Forest ranger Keith Campbell succumbed to burn injuries sustained while fighting a wildfire along Lady Chancellor Hill, Port-of-Spain, on Friday afternoon, March 25.

Keith Campbell was a forester III in the Forestry Division of the Ministry of Agriculture, Land and Fisheries in Trinidad (map). He became trapped in the fire after a change in wind direction caused the fire to spread rapidly around the firefighters. He died Friday night hours after sustaining third degree burns to 90 percent of his body.

Keith Campbell
Keith Campbell

Mr. Campbell and three other injured firefighters were rushed to the hospital where Mr. Campbell was admitted in critical condition. Of the other three, one has been released from the hospital, a second should be released soon, while the third remains hospitalized after suffering severe burns on his stomach and upper leg

Agriculture Minister Clarence Rambharat announced via social media that Mr. Campbell passed away around 11:45 on Friday night.

Mr. Rambharat said Mr. Campbell had received news of his mother’s death shortly before going to battle the blaze on Friday, but had decided to finish work with his team before going home.

Below are excerpts from an article at TriniBuzz:

…Co-worker Kishan Ramcharan, a Forester I, who worked with Campbell in the division since 2003, described the event as “a complete horror.”

He said Campbell remained in the raging fire for close to 30 minutes as he and other workers looked on in tears, unable to help.

Ramcharan said, “I never experienced anything so devastating and terrifying in my life.” He said Campbell was well-experienced in fighting fires and had a wealth of knowledge of fires habits and how fires operated in specific types of terrains.

He said, Keith was more or less on supervision duties but “everyone lends a helping hand in trying to suppress fires.” They arrived on the scene around 1 pm and conducted a fire assessment but decided it was best to wait on the Fire Service.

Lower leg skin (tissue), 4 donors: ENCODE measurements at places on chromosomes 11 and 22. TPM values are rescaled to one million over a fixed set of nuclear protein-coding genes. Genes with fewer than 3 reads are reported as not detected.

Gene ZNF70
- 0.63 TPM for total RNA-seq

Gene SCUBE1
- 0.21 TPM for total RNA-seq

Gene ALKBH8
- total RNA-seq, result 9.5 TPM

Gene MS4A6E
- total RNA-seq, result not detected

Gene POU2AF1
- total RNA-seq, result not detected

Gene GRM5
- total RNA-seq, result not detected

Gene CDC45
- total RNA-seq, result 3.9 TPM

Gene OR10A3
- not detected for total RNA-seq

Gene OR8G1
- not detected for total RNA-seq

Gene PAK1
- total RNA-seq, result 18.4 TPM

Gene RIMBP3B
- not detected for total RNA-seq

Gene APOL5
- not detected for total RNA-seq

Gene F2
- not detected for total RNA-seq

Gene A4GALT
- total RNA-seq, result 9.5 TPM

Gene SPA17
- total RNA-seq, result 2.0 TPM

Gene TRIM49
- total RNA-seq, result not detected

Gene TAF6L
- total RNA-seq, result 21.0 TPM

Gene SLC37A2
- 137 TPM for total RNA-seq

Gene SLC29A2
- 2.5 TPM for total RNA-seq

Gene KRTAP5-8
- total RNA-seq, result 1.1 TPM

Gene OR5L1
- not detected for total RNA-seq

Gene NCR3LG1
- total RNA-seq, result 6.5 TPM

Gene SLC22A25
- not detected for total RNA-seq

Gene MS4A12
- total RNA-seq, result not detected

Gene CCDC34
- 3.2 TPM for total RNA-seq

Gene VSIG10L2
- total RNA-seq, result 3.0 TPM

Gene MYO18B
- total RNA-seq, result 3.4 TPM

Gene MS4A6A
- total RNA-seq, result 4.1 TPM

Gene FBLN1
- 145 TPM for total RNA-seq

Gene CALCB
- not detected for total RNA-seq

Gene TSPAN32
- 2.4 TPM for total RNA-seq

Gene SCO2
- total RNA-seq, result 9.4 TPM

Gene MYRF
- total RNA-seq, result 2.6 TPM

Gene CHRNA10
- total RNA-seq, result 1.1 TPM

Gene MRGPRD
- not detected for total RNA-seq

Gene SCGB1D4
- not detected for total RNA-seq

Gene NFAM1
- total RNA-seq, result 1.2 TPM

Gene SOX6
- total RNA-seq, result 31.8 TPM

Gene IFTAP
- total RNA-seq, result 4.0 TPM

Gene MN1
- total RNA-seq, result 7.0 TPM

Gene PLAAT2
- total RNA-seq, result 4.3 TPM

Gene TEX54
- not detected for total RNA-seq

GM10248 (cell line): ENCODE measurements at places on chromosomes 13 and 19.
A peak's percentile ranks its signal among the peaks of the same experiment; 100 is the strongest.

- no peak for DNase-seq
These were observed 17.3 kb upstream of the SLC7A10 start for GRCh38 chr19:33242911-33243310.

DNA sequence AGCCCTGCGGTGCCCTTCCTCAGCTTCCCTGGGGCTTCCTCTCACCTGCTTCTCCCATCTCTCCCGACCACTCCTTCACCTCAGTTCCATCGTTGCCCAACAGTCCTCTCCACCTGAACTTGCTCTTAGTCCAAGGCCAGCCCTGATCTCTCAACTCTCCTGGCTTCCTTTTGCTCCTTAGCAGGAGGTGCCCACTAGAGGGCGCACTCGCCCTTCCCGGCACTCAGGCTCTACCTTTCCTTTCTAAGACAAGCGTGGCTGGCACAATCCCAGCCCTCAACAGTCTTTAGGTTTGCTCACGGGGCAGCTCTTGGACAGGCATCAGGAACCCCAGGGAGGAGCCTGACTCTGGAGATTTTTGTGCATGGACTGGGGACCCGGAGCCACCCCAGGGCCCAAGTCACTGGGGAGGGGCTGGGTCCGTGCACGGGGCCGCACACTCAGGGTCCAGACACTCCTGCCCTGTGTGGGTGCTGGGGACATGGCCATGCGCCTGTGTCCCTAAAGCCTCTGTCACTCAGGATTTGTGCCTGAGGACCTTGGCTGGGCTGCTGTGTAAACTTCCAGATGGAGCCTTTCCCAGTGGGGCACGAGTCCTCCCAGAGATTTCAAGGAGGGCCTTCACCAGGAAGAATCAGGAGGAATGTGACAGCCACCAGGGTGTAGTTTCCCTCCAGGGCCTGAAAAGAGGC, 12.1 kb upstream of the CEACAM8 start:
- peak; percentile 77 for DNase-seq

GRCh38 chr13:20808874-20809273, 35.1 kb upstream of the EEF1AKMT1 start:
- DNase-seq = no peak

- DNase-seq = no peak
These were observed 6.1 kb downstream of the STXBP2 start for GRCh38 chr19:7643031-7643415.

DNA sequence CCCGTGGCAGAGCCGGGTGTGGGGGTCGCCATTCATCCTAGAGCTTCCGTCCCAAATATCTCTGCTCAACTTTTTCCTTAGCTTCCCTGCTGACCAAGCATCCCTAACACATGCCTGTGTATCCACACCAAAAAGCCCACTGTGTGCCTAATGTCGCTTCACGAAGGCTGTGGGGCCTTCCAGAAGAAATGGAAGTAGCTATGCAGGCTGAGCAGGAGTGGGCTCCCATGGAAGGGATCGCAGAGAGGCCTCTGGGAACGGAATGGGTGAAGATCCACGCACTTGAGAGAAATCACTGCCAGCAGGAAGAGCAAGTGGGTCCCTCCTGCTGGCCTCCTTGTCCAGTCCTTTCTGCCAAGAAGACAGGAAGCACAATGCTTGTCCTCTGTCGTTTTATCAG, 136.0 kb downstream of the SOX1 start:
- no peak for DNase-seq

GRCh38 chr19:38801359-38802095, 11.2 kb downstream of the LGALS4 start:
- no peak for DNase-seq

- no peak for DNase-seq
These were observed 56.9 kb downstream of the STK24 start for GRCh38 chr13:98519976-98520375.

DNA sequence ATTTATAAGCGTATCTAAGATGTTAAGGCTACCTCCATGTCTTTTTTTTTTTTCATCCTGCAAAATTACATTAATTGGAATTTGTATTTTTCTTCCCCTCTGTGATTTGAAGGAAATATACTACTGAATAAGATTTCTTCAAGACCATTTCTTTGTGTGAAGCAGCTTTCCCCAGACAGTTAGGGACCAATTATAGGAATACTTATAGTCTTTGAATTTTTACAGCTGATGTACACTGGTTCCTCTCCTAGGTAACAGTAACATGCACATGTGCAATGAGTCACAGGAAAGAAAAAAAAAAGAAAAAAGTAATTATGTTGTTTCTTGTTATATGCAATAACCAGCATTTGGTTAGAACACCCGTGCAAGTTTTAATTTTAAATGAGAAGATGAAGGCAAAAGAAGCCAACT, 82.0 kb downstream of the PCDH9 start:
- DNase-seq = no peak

On realizing the fire had somewhat cooled down, they ventured in “since nothing was burning as much.” It was Campbell who went in first, equipped with full safety gear and a backpack water pump. Ramcharan said he then went in with his fire rake which Campbell advised him to use. Campbell was about 100 meters away and in his sight. Bain was also inside the forest. But as fate would have it, the winds intensified and it was suddenly “a furnace of fire blazing.”

Ramcharan said, “From a distance, the fire was raging from the valley and our drivers on the hills started screaming, get out! get out!”

He used the fire rake to pull himself out of the precipice and when he got to the top, he saw Bain badly burnt and screamed out for Campbell who was trapped. Satram then arrived on the scene and was joined by Carrington and Duprey who attempted to head down and await rescue from the Fire Service and ambulance who arrived ten minutes later.

Ramcharan said, “I was in a state of shock and disbelief. When they finally got to Campbell and I saw him, he was moving his head just a bit.”

He said Campbell was a dynamic human being with a range of skills and one of the best officers he had worked with.

Our sincere condolences go out to the friends, co-workers, and family of Mr. Campbell. And we hope for a speedy recovery for the three injured firefighters.

Wildland firefighting, explained

Oregon Public Broadcasting and Earthfix produced this three-minute video explaining how wildland fires are suppressed. It could be very useful for telling the uninitiated in very general terms how firefighters put out wildfires. It’s mostly accurate, but it would be possible to nitpick here and there. For example it highlights hot shot crews as the primary initial attack resource without mentioning engines.

Red Flag Warnings in six states, March 29, 2016

wild Fire weather 3-29-2016

The National Weather Service has issued Red Flag Warnings or Fire Weather Watches for areas in Colorado, Kansas, Oklahoma, Texas, New Mexico, and Arizona. On the map below, the red areas are Warnings, while the yellow represents a Watch.

wild Fire weather 3-29-2016

The maps were current as of 9:10 a.m. MDT on Tuesday. Red Flag Warnings can change throughout the day as the National Weather Service offices around the country update and revise their forecasts and maps. For the most current data visit this NWS site.